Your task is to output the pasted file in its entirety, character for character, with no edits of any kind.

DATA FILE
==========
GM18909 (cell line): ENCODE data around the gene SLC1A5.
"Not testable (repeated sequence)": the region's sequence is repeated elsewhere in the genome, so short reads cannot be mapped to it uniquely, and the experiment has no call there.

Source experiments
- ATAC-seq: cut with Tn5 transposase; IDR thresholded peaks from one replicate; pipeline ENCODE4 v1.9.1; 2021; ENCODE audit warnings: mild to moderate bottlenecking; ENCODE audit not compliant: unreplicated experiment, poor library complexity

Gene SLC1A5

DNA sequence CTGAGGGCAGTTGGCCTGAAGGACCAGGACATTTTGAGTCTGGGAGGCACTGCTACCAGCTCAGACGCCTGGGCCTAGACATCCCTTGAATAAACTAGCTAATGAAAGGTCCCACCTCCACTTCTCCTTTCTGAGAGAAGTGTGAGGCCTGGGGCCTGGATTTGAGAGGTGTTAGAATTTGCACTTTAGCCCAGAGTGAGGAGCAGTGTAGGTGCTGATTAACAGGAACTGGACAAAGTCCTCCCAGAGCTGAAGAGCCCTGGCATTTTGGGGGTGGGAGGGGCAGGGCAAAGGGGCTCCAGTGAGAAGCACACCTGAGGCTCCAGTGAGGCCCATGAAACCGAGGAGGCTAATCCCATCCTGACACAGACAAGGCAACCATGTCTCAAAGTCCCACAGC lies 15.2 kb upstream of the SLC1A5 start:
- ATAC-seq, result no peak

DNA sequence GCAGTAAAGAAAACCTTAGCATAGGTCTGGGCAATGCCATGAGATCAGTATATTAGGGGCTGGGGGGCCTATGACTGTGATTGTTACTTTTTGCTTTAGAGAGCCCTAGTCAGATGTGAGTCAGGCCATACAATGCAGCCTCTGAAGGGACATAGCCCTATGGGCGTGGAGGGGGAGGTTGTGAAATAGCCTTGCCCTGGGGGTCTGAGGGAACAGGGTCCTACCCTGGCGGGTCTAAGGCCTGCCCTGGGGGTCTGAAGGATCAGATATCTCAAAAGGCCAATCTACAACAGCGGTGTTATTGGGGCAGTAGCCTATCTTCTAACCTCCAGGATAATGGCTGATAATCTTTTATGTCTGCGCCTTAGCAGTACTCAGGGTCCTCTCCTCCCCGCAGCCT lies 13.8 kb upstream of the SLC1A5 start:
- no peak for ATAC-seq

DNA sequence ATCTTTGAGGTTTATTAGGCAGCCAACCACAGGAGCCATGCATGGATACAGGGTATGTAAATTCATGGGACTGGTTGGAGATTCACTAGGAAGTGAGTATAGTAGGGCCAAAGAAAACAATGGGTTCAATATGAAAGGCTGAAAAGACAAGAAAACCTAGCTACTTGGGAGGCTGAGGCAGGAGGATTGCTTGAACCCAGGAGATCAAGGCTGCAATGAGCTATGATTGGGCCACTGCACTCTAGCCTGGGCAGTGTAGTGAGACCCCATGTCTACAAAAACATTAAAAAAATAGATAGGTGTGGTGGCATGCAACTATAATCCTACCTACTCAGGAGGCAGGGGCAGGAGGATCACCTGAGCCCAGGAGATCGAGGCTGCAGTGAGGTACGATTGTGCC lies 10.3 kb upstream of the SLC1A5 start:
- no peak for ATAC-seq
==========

GM18909 (cell line): ENCODE data around the gene SLC1A5.
"Not testable (repeated sequence)": the region's sequence is repeated elsewhere in the genome, so short reads cannot be mapped to it uniquely, and the experiment has no call there.

Source experiments
- ATAC-seq: cut with Tn5 transposase; IDR thresholded peaks from one replicate; pipeline ENCODE4 v1.9.1; 2021; ENCODE audit warnings: mild to moderate bottlenecking; ENCODE audit not compliant: unreplicated experiment, poor library complexity

Gene SLC1A5

DNA sequence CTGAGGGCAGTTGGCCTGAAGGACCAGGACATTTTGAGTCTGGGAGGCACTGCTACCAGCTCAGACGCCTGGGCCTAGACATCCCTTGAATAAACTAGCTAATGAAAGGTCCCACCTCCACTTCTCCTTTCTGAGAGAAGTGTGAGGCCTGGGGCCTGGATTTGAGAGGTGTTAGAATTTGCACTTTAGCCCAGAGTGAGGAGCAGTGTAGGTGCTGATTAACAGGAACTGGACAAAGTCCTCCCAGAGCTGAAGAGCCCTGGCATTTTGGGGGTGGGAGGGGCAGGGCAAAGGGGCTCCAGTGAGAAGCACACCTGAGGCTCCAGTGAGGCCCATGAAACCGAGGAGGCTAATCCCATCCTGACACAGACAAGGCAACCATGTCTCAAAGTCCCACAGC lies 15.2 kb upstream of the SLC1A5 start:
- ATAC-seq, result no peak

DNA sequence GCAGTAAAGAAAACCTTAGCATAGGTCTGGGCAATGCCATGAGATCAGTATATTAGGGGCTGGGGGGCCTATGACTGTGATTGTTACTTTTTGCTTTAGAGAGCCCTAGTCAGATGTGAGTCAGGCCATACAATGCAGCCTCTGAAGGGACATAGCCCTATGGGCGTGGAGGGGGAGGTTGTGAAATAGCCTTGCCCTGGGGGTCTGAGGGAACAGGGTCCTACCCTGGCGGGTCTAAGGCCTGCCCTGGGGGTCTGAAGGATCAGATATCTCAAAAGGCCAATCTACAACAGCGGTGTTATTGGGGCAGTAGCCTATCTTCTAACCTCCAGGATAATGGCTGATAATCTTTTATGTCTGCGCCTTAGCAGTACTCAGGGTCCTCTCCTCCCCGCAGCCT lies 13.8 kb upstream of the SLC1A5 start:
- no peak for ATAC-seq

DNA sequence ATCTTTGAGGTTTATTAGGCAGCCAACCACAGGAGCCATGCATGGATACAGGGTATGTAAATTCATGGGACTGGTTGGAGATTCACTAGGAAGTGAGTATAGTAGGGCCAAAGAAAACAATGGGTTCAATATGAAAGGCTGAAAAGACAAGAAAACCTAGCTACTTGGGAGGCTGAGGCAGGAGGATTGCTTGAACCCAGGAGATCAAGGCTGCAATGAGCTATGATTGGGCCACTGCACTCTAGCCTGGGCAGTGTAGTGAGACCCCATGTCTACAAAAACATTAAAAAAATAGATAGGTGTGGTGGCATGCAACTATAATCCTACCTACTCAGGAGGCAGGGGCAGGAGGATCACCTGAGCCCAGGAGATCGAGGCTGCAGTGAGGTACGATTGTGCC lies 10.3 kb upstream of the SLC1A5 start:
- no peak for ATAC-seq